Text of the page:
6 Editing Principles That Shape How I Work
Can you imagine sending your manuscript off to an editor only to have them mangle it? I don’t know about you, but I’d be fuming if that ever happened to me.
What is an editor’s job? It’s certainly not to rewrite your manuscript. But how far should suggestion and rewrites go?
That depends a lot on the project itself. If you hire someone for a structural edit, be prepared for large changes. But that doesn’t give your editor the right to ignore your voice and write a new manuscript. Here are six editing principles I follow that help me find a good balance between polishing your writing and maintaining your authentic voice.
- This isn’t my manuscript. First and foremost, this is your writing. Depending on the level of editing, I may rewrite sentences or point out wordy passages. But I should never do that at the expense of your work and message.
- Readers should never know I’ve been part of a project. Even when I suggest rewrites, they should always be in your voice. In most instances, I use the same words and sentence structure you use. The resulting edits flow seamlessly into your writing.
- My ego has no place in your manuscript. I’m always proud of my editing jobs. I love seeing a manuscript evolve into a piece that is ready to publish. But enjoying my work does not mean that my ego has any place in your manuscript.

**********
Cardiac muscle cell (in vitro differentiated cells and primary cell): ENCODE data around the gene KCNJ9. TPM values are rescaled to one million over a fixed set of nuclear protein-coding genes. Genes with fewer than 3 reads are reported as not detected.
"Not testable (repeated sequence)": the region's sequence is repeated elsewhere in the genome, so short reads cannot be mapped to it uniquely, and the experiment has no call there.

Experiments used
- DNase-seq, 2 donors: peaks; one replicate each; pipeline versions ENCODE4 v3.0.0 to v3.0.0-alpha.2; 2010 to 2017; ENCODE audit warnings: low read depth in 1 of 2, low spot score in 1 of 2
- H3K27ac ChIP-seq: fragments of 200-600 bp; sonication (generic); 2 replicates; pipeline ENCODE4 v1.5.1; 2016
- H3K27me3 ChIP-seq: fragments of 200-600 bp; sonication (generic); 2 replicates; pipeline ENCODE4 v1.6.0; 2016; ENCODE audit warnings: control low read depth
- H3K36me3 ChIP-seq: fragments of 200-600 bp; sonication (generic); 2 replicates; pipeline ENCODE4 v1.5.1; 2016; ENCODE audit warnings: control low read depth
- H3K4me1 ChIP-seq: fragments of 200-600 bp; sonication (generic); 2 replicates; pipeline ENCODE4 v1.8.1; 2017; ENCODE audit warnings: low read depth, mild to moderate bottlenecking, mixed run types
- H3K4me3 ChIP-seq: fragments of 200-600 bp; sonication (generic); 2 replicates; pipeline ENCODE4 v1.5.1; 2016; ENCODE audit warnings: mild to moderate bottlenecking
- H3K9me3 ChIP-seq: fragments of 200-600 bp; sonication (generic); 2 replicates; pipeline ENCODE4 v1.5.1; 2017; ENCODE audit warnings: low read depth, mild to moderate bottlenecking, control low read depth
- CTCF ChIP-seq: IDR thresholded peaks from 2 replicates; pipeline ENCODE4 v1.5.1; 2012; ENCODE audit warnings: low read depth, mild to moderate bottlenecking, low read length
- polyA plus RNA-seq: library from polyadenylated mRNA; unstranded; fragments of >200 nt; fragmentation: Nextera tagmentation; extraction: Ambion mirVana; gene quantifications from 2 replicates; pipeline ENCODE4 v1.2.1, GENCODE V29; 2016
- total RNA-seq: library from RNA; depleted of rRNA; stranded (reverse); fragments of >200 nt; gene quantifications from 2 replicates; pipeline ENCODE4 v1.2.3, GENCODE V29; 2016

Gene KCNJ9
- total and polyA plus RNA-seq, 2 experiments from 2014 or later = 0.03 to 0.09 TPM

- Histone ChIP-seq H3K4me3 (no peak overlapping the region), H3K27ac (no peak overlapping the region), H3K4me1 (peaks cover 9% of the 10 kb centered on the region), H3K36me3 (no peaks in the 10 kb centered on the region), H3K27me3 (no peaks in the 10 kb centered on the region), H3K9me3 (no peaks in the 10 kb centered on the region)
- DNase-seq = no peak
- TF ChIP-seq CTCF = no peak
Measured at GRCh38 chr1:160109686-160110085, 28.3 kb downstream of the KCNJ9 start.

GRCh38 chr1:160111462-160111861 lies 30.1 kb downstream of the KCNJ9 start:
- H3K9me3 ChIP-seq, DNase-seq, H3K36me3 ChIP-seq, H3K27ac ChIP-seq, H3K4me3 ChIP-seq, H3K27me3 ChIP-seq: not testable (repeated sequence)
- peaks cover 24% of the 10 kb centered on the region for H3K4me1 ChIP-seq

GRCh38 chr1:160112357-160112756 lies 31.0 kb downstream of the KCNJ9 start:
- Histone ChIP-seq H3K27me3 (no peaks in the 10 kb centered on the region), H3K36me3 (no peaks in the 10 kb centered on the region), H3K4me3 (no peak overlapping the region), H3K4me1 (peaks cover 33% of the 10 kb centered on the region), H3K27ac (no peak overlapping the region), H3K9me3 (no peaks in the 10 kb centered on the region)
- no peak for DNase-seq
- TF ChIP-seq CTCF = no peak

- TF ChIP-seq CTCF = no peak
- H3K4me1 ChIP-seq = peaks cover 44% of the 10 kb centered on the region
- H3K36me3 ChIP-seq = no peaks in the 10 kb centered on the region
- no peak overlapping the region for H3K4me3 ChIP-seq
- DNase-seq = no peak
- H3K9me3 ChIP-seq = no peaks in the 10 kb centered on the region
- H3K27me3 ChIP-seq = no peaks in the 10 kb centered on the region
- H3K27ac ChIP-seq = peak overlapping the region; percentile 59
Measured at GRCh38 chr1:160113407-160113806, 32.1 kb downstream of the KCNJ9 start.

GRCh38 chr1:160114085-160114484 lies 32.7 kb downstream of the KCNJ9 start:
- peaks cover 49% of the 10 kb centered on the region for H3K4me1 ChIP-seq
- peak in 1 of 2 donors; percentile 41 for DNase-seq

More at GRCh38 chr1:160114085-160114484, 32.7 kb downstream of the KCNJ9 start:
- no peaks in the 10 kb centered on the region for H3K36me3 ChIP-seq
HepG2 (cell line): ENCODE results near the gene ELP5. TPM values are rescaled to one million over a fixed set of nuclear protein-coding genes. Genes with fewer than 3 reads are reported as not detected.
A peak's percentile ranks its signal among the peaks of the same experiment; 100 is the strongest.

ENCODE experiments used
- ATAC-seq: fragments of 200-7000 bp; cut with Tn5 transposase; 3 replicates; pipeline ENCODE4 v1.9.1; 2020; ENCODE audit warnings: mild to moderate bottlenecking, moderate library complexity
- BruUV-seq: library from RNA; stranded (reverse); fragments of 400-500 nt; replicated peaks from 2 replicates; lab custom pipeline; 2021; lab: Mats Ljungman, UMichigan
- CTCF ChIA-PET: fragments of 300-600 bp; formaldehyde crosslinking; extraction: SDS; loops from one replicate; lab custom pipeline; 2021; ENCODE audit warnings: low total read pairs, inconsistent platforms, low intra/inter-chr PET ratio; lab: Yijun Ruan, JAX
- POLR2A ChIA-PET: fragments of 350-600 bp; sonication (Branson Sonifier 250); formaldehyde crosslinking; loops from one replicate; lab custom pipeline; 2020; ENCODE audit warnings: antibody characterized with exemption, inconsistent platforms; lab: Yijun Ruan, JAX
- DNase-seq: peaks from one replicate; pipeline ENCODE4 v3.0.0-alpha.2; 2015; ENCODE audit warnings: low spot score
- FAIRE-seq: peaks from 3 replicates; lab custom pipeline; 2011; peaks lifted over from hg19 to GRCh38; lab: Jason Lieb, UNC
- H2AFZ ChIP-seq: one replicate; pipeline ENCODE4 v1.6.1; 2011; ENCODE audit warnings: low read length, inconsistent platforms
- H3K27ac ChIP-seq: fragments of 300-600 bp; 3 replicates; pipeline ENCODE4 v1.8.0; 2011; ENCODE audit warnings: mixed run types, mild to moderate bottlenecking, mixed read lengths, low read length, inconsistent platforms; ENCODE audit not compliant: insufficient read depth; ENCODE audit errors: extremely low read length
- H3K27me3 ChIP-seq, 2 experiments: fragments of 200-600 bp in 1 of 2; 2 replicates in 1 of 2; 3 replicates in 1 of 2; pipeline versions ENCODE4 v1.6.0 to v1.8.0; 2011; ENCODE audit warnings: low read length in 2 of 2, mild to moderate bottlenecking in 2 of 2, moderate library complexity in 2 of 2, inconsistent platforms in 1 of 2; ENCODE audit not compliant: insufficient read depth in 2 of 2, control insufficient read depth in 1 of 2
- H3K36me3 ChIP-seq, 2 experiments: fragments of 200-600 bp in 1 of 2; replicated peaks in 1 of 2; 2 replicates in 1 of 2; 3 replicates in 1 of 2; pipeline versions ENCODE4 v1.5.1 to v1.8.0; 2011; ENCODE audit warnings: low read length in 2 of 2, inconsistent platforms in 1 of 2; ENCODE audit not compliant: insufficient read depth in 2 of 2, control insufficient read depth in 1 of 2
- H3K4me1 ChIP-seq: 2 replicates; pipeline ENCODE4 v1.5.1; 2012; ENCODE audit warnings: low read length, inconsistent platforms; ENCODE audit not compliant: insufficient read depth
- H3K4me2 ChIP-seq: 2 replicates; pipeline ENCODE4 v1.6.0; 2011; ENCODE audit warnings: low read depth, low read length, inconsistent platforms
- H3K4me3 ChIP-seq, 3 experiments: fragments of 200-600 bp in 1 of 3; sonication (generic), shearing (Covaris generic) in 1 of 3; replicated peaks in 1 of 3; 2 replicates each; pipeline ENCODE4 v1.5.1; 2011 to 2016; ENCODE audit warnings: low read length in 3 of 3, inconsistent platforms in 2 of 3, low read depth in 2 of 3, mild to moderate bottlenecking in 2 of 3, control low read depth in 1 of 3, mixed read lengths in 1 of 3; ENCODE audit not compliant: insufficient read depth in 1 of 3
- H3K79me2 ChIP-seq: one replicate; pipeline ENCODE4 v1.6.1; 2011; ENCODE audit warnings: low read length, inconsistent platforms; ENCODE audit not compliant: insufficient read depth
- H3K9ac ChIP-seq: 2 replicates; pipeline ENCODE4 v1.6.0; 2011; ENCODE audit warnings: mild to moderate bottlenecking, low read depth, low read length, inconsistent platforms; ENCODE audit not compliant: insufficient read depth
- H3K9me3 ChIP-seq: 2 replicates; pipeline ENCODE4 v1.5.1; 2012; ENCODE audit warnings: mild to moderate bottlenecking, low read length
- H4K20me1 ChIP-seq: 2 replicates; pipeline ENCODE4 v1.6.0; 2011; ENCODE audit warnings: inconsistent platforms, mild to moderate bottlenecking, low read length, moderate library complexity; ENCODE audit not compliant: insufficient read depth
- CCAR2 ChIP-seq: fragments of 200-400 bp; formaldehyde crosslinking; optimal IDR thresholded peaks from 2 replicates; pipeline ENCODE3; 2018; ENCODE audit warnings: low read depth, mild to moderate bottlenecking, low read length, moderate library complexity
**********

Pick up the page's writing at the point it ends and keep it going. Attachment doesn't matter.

- The core of my job is communication. Unless I communicate regularly with you during a project, we aren’t likely to have a successful collaboration. At the same time, I need to carefully ensure that you communicate effectively with your audience. I always keep the multiple layers of communication in mind when working on manuscripts.
- The copyeditor/writer relationship is not adversarial. My job is not to “fix” your manuscript. It’s to help you convey your message as smoothly and efficiently as possible. Hiring a copyeditor does not mean you are a bad writer – it means you care enough about your finished manuscript to have a fresh set of eyes review it.
- Confidentiality. Your work and our discussions are between us.
These editing principles help me put my clients first. What qualities do you think are important for a copyeditor? Feel free to add your suggestions to the comments.